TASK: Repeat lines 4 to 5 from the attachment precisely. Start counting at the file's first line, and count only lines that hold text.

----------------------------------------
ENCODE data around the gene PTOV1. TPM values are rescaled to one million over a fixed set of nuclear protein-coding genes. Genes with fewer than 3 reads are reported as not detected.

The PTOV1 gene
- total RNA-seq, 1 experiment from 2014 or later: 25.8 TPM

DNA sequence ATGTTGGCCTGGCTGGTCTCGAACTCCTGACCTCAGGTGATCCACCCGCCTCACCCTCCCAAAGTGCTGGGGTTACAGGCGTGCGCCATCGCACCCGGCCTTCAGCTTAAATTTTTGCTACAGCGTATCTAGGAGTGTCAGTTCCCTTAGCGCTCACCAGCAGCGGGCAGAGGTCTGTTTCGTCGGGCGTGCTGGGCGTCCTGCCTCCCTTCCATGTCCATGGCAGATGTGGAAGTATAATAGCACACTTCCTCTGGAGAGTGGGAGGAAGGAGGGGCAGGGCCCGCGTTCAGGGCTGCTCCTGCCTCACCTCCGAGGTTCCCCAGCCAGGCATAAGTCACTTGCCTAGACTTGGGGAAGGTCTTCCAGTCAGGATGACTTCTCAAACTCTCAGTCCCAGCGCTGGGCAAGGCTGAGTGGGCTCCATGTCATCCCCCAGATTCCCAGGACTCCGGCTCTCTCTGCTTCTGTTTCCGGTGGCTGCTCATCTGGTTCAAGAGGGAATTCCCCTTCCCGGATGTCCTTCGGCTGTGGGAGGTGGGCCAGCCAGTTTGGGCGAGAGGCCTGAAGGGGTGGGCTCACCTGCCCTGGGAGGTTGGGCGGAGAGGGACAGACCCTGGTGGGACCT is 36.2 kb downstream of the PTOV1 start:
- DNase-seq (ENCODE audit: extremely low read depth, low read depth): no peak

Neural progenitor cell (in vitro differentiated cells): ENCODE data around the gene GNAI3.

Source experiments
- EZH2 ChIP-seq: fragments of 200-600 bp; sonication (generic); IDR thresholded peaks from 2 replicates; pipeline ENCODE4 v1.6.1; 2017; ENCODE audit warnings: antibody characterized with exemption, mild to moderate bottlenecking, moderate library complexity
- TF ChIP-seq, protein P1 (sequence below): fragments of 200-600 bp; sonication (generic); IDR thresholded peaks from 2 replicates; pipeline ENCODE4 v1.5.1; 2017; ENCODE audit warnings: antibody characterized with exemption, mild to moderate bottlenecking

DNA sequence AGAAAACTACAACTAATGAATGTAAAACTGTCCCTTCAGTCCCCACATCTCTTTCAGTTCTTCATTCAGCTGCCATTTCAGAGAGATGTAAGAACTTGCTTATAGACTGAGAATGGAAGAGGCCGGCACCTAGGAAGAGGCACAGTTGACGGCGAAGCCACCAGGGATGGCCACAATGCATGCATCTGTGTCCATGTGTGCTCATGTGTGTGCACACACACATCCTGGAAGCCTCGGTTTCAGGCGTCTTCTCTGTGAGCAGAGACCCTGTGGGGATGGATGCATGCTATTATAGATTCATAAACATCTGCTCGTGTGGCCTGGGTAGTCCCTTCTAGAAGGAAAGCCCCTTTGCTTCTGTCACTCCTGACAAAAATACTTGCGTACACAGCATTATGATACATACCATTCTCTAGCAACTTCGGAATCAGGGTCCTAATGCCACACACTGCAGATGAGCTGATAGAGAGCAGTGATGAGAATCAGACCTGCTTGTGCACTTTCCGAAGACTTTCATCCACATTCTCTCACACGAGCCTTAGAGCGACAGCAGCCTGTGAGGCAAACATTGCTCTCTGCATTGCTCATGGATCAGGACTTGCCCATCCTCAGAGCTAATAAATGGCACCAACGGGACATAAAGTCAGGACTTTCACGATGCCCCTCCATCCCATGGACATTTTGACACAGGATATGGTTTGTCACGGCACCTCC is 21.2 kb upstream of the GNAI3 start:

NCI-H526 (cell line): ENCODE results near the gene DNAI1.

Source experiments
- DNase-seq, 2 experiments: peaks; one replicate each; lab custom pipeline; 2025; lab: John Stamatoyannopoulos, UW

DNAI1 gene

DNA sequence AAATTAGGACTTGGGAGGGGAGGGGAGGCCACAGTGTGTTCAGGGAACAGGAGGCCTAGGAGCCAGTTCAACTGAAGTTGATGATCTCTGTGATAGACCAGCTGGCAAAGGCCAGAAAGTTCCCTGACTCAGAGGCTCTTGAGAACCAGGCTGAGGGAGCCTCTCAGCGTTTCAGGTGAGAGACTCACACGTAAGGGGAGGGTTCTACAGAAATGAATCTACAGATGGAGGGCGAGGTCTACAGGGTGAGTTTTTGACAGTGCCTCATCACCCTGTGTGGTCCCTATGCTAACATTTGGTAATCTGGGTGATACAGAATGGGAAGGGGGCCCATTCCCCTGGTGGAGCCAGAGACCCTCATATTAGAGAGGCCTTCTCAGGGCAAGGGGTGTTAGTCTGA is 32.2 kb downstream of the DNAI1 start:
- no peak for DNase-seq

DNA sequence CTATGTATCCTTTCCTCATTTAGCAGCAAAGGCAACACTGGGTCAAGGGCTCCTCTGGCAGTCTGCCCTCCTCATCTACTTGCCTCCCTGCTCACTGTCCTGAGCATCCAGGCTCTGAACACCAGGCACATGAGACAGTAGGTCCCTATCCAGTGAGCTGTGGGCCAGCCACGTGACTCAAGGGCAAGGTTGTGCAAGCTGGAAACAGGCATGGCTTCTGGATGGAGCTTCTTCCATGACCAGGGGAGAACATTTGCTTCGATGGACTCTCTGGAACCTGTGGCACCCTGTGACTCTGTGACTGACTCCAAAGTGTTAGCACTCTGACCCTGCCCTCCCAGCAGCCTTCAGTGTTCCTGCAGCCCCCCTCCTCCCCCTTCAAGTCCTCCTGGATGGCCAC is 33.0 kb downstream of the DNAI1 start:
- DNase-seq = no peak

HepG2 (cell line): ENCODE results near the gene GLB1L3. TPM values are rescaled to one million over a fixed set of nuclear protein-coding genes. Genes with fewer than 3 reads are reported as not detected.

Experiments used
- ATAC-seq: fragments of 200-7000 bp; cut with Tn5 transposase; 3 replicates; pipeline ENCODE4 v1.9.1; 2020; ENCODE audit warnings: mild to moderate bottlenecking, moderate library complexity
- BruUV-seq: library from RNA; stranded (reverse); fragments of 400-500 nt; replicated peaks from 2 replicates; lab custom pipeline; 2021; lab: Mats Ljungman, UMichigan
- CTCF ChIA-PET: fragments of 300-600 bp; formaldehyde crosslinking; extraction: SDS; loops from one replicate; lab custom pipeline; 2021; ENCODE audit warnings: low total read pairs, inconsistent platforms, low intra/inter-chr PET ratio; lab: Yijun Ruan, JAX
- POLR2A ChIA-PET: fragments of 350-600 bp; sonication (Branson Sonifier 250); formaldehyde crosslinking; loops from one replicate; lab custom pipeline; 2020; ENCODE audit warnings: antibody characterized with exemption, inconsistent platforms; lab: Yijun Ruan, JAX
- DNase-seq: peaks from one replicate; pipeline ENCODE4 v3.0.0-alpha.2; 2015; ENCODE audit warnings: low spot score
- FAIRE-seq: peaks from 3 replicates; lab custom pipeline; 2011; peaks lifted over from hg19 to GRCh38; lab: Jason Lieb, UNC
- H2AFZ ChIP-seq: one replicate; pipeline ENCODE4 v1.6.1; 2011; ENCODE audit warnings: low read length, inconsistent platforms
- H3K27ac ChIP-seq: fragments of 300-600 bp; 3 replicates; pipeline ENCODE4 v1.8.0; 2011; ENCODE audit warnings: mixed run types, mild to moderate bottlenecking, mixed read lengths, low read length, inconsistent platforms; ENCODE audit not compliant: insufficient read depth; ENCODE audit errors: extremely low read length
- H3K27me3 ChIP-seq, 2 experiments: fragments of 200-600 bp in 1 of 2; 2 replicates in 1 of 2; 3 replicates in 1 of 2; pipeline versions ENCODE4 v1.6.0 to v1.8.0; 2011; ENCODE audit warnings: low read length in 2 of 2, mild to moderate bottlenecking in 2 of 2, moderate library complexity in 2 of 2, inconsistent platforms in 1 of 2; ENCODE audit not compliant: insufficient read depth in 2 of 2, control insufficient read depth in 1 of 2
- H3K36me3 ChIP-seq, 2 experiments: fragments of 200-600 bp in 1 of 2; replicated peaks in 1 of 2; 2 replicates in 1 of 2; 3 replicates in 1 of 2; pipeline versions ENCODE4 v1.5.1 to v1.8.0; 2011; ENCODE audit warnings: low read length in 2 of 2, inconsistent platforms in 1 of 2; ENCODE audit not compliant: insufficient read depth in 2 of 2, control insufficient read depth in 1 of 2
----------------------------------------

DNA sequence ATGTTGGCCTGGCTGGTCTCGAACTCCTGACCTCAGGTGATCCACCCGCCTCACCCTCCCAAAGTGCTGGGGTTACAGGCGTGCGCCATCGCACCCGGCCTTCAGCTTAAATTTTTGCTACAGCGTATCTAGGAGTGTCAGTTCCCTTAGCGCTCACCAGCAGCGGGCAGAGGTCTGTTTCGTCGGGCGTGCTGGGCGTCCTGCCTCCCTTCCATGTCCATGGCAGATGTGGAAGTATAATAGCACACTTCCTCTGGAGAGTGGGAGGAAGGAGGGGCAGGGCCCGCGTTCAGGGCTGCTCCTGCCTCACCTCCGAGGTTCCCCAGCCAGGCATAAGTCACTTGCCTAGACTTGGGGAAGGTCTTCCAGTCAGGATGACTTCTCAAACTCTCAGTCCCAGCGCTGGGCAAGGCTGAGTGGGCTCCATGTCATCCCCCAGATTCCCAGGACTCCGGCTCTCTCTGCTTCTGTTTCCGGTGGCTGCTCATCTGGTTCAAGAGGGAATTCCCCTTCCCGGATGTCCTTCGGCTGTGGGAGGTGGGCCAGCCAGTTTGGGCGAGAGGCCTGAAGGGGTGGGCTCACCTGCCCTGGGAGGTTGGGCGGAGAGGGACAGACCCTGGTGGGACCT is 36.2 kb downstream of the PTOV1 start:
- DNase-seq (ENCODE audit: extremely low read depth, low read depth): no peak